Education head urges Australians to defend religious liberty

Wednesday 13 August, 2014

The President of Campion College, Dr Ryan Messmore, urged Australians to be vigilant against the loss of their right to religious liberty when he spoke at Warrane on Wednesday 13 August 2014.

The head of Australia’s first Liberal Arts College, who was raised and educated primarily in the United States, argued that religious liberty was given “pride of place among all freedoms” by his nation’s founders and formed the “foundational bedrock of all other freedoms”.

“Generally, where you find religious freedom you also find the other freedoms (speech, press, assembly, etc.) protected,” he said.

“Today in the United States what seems to be taking place is that religious liberty is being watered down to an enfeebled freedom of worship.”

Dr Messmore is a graduate of Oxford, Cambridge and Duke University in the United States, and is a former research fellow in religion and a free society at The Heritage Foundation, the largest research and education institution in Washington, DC. He has written for many leading newspapers and online new sites, including The Washington Times and The Australian.

He said that religious liberty in the US was being reduced to the right of individuals merely to profess faith and attend church services and that this process should serve as a warning to Australians. At the heart of the problem is a trend of religion having come to be viewed as something solely “private and trivial”.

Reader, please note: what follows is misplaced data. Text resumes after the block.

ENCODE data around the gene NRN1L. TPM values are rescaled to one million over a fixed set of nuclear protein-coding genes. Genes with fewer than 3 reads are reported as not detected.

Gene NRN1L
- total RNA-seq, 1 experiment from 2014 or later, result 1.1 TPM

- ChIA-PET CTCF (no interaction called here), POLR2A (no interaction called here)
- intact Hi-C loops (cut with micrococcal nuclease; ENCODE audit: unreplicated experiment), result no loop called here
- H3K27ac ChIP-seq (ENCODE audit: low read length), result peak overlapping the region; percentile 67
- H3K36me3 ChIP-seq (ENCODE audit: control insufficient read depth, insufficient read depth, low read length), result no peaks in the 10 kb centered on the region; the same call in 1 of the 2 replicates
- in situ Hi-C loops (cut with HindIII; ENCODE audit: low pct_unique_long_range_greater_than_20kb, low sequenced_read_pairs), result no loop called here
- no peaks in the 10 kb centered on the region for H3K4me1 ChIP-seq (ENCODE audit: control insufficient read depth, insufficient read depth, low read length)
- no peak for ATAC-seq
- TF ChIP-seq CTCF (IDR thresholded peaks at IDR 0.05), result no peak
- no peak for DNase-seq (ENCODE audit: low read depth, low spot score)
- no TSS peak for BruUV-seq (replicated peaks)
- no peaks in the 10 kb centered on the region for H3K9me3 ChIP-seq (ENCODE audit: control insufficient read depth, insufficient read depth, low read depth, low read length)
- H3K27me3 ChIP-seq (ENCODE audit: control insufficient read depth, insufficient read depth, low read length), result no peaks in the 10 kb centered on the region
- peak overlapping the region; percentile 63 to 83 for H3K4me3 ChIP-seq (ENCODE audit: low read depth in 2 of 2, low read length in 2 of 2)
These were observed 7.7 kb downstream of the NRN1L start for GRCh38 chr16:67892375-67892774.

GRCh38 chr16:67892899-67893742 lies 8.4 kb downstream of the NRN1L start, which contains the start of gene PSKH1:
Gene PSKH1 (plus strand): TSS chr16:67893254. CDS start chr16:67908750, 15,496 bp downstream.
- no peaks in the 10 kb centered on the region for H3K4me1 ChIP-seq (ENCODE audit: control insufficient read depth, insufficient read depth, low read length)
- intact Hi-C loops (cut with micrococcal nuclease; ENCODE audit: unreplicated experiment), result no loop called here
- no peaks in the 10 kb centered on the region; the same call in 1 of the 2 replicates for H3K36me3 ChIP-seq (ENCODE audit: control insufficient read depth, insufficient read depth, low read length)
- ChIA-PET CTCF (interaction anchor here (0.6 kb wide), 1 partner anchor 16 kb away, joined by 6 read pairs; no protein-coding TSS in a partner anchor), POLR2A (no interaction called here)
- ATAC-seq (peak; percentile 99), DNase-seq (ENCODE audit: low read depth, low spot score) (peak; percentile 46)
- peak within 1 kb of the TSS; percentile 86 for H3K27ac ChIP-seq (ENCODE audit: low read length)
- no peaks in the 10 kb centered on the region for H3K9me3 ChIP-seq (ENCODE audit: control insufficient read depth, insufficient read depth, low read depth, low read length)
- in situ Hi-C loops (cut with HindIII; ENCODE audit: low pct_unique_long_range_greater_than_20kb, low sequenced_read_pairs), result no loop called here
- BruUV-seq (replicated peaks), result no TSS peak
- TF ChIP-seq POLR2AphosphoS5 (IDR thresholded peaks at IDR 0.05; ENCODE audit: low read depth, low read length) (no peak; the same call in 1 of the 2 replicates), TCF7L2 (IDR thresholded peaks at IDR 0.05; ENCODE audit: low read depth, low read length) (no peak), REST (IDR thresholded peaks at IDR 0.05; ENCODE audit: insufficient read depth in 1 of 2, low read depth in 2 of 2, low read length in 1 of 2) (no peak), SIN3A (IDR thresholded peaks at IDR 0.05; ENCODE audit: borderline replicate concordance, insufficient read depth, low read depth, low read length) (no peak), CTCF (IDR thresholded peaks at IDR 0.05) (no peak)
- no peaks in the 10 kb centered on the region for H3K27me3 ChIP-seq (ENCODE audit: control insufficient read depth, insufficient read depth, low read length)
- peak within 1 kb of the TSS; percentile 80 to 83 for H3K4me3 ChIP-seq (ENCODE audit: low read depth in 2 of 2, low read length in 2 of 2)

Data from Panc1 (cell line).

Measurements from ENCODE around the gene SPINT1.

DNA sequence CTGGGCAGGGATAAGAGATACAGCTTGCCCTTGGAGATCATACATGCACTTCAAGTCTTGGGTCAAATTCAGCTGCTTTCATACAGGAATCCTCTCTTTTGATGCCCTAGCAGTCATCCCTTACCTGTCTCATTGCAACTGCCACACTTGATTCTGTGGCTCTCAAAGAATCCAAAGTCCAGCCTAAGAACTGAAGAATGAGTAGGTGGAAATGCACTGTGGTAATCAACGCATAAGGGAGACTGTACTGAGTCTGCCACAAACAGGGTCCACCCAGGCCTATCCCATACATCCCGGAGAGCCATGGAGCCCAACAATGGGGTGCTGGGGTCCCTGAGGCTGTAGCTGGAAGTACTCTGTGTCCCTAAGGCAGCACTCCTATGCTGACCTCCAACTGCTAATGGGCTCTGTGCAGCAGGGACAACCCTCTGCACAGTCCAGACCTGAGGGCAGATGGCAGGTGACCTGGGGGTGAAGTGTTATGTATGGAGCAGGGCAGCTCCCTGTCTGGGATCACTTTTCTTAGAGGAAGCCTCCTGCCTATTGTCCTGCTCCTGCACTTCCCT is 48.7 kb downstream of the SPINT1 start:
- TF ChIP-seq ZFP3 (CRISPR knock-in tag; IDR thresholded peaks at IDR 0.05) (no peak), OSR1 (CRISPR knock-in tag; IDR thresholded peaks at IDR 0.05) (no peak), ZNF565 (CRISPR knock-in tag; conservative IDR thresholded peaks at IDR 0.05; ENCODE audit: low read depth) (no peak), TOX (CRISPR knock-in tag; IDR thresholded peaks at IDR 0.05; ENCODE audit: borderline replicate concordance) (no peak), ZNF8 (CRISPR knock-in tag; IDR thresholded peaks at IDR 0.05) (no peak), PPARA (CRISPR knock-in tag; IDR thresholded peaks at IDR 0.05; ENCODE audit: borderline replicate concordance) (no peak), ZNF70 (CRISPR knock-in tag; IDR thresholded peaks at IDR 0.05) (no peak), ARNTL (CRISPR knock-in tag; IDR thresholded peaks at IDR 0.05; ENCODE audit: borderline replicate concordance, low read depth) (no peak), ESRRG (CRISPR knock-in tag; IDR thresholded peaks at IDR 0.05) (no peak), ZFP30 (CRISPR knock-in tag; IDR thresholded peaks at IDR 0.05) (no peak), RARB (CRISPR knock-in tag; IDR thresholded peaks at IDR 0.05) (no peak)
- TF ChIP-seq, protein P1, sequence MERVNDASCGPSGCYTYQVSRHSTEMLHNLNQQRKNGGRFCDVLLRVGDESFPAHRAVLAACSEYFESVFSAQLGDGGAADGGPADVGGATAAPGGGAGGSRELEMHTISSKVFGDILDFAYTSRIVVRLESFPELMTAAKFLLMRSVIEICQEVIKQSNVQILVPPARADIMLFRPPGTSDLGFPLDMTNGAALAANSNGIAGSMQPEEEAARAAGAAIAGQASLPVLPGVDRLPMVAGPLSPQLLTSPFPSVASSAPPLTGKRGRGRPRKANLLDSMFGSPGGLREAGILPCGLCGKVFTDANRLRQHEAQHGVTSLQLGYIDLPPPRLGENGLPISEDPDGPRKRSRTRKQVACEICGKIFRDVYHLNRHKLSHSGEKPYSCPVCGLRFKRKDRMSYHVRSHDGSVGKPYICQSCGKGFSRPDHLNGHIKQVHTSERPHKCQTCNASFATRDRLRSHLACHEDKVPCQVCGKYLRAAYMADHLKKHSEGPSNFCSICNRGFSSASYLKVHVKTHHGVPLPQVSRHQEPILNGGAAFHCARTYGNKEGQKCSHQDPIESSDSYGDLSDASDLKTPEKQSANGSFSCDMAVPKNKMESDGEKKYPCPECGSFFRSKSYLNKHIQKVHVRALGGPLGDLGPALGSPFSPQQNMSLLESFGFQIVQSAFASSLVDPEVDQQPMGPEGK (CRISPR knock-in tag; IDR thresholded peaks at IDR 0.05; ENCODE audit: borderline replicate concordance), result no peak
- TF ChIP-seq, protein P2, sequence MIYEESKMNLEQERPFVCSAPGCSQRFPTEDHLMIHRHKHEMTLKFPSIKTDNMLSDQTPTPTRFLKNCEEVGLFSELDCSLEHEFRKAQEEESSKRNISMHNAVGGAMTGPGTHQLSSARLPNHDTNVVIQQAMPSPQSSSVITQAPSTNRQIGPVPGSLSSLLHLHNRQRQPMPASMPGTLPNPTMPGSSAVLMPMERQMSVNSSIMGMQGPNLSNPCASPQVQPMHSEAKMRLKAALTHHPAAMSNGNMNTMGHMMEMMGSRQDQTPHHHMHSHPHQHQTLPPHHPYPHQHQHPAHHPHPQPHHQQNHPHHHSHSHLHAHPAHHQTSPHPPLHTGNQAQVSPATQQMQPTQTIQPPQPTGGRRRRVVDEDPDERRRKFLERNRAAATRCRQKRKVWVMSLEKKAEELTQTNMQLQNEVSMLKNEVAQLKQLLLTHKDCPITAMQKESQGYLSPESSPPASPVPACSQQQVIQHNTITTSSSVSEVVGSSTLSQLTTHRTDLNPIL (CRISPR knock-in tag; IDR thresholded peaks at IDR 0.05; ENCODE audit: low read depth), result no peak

“Things like prayer, meditation, the afterlife, preaching, psychological counselling are considered to be “religious” in nature, while other aspects of life are not,” he explained.

“The point to stress is that the privatisation of religion shapes views about religious freedom. …So religious freedom comes to apply to activities that that take place at special times and in special places, to what a Christian might do on a Sunday in a chapel or what a Jew might do on a Saturday in a synagogue.”

“The question is: ‘What about Monday afternoon?’ What about that same person on Monday afternoon working in a classroom or in a hospital or a place of commerce? Are people genuinely free to carry out their day-to-day activities and decisions in those sorts of arenas?”

Dr Messmore said that organisations like the Pew Research Centre in the United States have studied this question and  come to the conclusion that, in recent years, there have been increased levels of government restrictions as well as social hostilities towards religion in the US. This increase stemmed in part from anti-discrimination legislation, particularly legislation “regulating the intersection of religion and sexual orientation”.

“Anti-discrimination laws in the United States have begun to weaken Americans’ freedoms to operate small, privately held businesses, like mom-and-pop stores, according to their deeply held convictions,” he said.

An example was a case several years ago of a female photographer in New Mexico who started a small photography business and was sued  by a lesbian couple when she declined to photograph their same-sex commitment ceremony. The photographer referred the couple to another photographer, but she was found guilty of violating a non-discrimination law and was ordered to pay thousands of dollars in costs.

This sort of thing had happened on a much larger scale in 2006 when Catholic Charities, which operates an adoption agency based in Boston, refused to place children with same-sex couples because it would violate Catholic teaching. The state refused to grant Catholic Charities an exemption to serve people according to Church’s teachings and, thus, even though it placed more troubled children in homes than any other agency in Boston, it had to close its doors.

“The larger question is what kind of society we want our children to live in,” Dr Messmore said. “In the US it has now reached the point where private photographers and charities must pay a fine or go out of business in order to follow the tenets of their faith.”